Here is your how-to guide on electrical installation so you can know how to set up electrical wiring in your latest home build without any hassle.
Do you feel intimidated when your construction project reaches the electrical wiring stage?
Electrical installation might seem intimidating, but once you understand how it works you'll realize it's very basic. Once you learn the basics you can begin to look at more complex electrical setups.
This guide will walk you through basic electric installation. Let's get to it.
How Does Power Moves Through?
In order to understand how an electrical installation operation works, first you need to learn where the power comes from.
Th electric company sends power to the house through the distribution lines which then pass through the meter. This linear power movement later enters through the panel and into the circuit wires. Then the power passed into each outlet of the house.
The meter is connected directly to the main source of power, which comes from the electric company. It's located on the outside of the house so that the electric company can perform meter reads.
This device keeps track of how much electricity was used each month. It measures power in kilowatt-hour units (kWh).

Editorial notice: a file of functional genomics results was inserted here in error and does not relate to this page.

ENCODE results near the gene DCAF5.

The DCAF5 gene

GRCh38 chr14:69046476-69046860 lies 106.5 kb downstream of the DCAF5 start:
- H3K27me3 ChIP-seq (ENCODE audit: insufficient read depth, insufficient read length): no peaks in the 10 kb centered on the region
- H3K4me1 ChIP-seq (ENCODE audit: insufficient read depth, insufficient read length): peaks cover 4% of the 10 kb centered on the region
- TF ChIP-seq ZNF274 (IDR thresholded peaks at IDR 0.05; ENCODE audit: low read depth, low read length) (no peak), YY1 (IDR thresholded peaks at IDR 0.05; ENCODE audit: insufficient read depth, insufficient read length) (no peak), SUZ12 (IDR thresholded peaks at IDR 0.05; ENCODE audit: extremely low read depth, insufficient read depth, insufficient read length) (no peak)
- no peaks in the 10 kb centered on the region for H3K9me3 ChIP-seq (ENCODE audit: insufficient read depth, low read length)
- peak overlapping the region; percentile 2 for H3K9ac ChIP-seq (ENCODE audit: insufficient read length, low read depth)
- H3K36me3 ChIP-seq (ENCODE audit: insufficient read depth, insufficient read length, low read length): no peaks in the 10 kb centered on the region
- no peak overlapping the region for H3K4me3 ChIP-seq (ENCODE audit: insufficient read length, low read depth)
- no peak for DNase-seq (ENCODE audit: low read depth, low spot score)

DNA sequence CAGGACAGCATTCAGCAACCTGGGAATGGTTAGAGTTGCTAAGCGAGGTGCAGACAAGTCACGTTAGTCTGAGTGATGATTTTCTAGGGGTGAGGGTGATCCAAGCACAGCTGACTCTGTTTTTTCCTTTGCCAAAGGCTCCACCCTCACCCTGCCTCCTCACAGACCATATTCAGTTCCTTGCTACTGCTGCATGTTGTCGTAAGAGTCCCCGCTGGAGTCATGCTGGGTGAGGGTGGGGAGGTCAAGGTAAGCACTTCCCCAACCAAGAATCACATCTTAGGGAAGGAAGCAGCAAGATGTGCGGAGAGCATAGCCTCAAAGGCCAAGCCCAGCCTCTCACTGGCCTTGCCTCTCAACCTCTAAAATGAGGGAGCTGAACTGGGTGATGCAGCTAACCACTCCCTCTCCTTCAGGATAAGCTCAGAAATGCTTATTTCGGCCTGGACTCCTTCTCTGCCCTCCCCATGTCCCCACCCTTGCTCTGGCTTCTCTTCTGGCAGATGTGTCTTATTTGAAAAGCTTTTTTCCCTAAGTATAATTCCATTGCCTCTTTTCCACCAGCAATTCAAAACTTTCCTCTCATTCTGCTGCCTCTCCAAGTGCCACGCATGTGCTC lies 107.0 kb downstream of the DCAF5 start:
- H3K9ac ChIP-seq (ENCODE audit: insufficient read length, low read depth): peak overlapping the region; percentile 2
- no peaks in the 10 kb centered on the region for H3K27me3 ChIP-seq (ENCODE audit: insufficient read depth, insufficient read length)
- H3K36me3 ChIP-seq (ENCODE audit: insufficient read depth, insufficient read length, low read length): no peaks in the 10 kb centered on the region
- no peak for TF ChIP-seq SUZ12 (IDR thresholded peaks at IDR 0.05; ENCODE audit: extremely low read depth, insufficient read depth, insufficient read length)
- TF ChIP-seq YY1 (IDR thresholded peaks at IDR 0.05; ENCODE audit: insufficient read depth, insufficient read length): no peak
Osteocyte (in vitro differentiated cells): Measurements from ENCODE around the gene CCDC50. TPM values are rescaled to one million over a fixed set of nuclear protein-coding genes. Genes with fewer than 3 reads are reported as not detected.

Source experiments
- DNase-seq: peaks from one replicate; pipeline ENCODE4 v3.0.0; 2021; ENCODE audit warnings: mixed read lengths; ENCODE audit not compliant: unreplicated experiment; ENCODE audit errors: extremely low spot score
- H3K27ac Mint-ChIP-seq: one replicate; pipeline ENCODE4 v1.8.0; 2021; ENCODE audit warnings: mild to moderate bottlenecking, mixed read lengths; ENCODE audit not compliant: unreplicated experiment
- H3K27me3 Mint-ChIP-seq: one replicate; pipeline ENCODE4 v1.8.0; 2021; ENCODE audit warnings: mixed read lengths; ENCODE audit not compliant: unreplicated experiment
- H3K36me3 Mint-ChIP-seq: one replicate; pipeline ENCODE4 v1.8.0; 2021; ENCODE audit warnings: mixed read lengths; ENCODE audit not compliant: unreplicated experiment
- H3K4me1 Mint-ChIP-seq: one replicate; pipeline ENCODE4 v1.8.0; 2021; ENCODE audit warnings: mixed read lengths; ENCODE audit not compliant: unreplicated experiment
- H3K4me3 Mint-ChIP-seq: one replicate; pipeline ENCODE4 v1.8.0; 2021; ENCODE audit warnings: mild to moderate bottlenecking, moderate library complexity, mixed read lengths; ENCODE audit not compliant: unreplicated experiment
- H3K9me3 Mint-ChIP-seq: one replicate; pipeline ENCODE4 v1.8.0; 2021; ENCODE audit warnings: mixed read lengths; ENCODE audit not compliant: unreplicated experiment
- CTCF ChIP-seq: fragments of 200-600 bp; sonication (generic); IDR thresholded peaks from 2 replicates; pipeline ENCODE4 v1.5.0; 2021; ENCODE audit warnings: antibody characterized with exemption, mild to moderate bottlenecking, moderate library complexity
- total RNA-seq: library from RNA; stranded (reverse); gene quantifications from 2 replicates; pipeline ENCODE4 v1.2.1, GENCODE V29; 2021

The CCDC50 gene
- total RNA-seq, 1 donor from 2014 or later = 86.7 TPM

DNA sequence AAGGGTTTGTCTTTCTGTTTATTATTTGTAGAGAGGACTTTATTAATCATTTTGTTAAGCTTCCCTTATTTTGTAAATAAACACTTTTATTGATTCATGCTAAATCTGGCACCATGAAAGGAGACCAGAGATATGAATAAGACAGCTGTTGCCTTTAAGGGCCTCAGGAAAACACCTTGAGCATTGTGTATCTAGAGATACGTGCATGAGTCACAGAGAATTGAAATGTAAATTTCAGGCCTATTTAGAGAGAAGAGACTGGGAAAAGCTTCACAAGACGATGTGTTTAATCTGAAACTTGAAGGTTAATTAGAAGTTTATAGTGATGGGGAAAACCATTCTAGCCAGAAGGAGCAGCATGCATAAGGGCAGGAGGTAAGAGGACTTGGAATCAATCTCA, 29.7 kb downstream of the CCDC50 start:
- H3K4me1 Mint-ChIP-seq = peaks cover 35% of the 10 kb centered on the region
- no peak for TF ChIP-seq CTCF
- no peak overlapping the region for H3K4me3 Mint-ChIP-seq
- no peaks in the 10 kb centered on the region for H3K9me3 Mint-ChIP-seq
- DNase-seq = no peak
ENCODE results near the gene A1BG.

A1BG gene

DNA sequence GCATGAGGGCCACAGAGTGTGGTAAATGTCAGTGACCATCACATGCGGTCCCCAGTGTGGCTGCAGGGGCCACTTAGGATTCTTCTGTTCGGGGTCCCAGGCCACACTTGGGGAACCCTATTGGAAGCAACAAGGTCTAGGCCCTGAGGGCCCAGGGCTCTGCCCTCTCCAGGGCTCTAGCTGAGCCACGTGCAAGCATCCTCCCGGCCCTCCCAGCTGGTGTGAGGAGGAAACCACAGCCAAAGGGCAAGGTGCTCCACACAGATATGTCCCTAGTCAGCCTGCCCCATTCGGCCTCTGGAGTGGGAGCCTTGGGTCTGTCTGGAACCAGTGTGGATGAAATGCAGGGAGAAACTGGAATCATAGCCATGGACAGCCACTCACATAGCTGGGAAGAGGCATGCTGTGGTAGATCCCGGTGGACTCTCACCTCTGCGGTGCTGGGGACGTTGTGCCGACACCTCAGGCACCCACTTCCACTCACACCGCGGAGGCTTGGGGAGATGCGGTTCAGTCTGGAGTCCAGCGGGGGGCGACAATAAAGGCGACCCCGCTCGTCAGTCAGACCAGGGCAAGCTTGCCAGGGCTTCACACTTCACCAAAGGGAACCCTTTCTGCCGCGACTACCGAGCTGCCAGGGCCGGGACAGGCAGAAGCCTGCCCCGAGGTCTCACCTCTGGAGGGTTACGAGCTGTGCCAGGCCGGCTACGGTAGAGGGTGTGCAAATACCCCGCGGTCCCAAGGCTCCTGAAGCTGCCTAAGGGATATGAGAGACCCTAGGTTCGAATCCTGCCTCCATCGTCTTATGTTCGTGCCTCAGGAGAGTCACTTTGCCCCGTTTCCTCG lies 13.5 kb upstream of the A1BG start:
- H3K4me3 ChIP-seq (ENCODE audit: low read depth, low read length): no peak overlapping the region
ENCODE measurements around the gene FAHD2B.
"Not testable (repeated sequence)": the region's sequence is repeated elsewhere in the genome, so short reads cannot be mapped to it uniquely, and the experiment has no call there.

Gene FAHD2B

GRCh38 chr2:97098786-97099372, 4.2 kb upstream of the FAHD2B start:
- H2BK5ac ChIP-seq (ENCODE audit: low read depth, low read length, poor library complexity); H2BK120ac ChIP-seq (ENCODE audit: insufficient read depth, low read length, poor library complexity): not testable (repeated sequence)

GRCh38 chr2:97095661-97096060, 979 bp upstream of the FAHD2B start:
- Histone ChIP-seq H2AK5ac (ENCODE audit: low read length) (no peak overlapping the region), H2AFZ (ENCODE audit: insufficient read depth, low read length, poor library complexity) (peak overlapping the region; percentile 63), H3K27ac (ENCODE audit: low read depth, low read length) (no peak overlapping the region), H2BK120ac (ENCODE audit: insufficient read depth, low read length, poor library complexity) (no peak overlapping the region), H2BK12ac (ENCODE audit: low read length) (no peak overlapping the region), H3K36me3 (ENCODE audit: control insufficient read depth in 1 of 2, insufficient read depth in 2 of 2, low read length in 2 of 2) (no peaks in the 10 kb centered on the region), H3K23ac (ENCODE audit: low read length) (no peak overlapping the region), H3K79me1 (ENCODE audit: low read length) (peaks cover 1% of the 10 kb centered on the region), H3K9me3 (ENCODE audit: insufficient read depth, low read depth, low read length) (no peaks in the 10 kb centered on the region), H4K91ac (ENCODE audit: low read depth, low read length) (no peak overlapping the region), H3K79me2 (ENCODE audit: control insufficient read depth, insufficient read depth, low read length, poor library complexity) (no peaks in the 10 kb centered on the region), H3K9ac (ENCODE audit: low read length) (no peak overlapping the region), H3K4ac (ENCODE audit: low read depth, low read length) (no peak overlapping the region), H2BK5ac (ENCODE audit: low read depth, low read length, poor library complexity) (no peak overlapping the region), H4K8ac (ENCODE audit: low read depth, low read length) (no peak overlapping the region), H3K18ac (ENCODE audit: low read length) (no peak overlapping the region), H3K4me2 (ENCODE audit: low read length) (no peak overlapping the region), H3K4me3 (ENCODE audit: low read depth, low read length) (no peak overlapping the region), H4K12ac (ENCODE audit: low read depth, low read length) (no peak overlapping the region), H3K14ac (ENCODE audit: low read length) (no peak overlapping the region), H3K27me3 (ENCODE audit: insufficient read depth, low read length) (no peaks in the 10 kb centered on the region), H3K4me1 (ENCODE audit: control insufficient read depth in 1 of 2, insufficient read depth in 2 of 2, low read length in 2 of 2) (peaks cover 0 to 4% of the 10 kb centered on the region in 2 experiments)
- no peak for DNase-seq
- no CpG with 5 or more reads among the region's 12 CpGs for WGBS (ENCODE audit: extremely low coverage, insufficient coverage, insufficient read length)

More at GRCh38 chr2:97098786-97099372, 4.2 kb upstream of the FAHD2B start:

Main Breaker Panel
Once the electricity passes through the meter, it goes directly to the main breaker panel. The size and capacity of the panel will determine the maximum amps of electricity that can pass through the house.
The panel has the main breaker switch, which can be turned on and off to prevent overloading, fires, or electrocution.
Directly below the main breaker, there are smaller breaker switches. Those switches are responsible for delivering electricity to the other rooms in the house. If you want to cut the electric supply to one room, simply turn off that switch.
The power is transported out of the panel through a wire. This wire is insulated with a red or black cover. The power returns to the panel through a neutral wire covered in a white insulation.
There is a third wire provides the ground and it's encased in green insulation. Those two wires will connect to a neutral bar in the panel.
It's recommended to get thicker wires for safety reasons, if the wires become too hot they could overload and the insulating case could melt.
Fuses and Breakers
Both of these are installed as a safety precaution. In case of the power overloading, the breakers or fuses shut off and prevent the wires from overheating.
The breakers could be reset in case it has to shut off due to overloading. A fuse needs to be replaced in case it blows.
Terms to Know
Also called amperes, are the units used to measure electricity.
Watts are the units used to measure the amount of power an electrical device uses. They can be calculated by multiplying amps times volts.
Volts refer to the force contained in a power source. For example, most common household wires carry 120 volts.
Final Thoughts on Electrical Installation
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